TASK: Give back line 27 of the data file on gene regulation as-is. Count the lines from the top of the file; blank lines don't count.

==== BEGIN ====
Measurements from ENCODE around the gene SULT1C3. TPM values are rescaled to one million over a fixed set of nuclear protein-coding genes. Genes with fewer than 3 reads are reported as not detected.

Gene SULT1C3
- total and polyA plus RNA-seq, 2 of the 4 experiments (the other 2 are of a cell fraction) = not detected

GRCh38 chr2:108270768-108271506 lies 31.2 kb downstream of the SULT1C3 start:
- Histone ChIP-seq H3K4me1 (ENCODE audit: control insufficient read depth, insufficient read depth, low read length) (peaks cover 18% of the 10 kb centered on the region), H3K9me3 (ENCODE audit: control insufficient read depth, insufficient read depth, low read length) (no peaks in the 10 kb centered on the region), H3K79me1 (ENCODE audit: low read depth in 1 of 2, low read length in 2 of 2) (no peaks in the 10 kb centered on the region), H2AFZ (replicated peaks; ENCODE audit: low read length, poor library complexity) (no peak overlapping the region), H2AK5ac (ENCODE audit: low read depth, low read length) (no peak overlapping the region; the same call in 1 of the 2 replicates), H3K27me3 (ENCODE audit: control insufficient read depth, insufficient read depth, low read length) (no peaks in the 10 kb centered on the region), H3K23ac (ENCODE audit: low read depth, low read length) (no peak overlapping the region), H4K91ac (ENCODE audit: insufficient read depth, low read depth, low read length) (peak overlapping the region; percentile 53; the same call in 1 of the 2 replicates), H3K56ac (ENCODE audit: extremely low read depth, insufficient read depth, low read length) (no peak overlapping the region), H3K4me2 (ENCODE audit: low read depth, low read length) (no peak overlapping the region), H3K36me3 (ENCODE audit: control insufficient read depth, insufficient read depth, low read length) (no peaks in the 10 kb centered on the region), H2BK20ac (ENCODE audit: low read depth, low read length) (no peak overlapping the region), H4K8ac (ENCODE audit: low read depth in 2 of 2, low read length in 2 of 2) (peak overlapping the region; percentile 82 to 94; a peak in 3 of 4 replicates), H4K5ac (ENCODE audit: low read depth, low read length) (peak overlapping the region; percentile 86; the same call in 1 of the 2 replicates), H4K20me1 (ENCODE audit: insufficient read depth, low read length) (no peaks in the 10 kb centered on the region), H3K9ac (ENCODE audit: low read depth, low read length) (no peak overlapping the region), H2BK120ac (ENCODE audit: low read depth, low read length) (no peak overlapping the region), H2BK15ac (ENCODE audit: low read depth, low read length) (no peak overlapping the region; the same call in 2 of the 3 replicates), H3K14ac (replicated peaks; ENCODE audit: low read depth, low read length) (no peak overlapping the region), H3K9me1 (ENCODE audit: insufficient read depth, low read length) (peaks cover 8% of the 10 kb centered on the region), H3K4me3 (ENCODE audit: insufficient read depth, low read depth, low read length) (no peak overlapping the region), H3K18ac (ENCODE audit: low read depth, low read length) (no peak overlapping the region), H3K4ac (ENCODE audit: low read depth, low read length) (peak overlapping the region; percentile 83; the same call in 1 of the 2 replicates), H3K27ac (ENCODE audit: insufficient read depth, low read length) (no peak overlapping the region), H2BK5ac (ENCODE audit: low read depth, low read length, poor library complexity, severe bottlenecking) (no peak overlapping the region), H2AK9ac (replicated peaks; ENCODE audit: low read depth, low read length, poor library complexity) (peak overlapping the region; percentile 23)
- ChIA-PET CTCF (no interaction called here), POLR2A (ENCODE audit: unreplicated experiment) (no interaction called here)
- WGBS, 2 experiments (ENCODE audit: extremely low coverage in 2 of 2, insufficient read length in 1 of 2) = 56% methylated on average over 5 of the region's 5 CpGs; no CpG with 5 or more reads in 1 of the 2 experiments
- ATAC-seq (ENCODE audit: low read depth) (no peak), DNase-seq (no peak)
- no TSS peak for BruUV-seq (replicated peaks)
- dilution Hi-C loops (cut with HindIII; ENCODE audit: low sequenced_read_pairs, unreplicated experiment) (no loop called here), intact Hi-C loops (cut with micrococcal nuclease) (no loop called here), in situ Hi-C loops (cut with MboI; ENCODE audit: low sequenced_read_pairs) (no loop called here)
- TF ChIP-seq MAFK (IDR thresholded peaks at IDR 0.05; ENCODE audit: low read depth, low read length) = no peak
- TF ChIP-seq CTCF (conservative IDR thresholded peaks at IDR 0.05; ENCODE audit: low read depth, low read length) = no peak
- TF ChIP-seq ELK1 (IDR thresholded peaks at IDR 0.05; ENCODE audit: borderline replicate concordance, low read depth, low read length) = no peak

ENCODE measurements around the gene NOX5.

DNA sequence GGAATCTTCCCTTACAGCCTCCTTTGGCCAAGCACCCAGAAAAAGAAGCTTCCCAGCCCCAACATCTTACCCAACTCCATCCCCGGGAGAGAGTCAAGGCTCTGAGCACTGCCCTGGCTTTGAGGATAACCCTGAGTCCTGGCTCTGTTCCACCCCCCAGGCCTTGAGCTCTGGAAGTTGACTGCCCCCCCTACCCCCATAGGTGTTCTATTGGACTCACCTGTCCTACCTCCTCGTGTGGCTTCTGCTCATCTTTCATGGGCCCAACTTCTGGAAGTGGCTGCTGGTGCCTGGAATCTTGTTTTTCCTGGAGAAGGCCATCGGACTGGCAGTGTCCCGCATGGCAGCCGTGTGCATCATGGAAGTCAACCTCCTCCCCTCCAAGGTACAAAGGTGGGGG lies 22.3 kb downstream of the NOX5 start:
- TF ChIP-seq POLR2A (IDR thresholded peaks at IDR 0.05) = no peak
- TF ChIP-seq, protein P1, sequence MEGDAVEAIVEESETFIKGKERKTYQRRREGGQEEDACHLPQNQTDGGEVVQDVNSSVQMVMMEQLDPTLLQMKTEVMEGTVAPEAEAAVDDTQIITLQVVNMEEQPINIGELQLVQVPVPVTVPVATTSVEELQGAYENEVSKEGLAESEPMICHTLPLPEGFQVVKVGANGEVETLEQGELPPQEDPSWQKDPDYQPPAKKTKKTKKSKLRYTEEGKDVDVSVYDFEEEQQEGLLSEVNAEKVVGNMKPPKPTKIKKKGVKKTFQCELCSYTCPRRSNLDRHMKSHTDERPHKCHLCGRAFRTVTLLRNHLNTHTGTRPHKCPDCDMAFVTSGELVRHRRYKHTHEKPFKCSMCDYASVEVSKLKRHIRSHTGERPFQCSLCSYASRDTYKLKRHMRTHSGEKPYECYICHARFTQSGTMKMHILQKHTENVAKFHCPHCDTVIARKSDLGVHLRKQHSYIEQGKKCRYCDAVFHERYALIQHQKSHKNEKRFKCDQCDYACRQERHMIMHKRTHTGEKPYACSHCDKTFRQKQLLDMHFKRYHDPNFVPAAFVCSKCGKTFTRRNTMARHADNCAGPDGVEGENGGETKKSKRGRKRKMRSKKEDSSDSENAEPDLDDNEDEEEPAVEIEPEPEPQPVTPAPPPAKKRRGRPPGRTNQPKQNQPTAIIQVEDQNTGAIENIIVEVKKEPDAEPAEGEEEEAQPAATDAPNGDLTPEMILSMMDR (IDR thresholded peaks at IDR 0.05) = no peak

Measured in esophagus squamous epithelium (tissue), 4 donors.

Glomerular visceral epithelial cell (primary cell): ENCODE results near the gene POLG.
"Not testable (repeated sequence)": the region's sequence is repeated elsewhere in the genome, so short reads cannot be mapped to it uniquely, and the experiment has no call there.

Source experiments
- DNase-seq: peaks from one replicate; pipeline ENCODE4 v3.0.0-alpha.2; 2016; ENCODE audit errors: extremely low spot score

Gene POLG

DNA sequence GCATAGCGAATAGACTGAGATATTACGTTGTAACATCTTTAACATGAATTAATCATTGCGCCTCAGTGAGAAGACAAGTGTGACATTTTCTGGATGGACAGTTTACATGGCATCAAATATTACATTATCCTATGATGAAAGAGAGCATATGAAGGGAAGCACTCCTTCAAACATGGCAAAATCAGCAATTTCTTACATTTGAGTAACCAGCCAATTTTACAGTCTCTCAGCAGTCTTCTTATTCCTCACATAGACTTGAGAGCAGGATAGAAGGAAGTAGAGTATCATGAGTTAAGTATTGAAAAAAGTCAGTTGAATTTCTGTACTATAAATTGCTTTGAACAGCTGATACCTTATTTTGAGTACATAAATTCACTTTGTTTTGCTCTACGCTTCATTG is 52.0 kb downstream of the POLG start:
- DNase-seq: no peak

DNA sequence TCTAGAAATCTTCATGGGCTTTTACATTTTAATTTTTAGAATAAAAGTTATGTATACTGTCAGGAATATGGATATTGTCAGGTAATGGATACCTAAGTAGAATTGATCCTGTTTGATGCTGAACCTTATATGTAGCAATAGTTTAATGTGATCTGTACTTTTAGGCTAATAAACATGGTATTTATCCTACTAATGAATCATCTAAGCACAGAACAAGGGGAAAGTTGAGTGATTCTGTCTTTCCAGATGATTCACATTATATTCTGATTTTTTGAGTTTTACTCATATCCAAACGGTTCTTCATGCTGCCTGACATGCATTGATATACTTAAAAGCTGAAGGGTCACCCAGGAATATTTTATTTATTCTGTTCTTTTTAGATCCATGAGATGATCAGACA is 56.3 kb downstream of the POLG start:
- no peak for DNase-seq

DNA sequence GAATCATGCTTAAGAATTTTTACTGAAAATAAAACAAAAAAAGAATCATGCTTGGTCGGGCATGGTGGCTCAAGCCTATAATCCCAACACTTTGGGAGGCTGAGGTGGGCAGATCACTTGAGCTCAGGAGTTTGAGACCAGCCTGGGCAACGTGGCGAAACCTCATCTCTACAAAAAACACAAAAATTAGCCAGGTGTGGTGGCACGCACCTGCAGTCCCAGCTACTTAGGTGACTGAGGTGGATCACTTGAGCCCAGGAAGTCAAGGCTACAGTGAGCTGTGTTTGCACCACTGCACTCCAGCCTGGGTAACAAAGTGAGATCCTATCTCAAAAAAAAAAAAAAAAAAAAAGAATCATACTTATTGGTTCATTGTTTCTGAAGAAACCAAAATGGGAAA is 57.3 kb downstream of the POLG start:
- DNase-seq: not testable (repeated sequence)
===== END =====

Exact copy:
- no peak for DNase-seq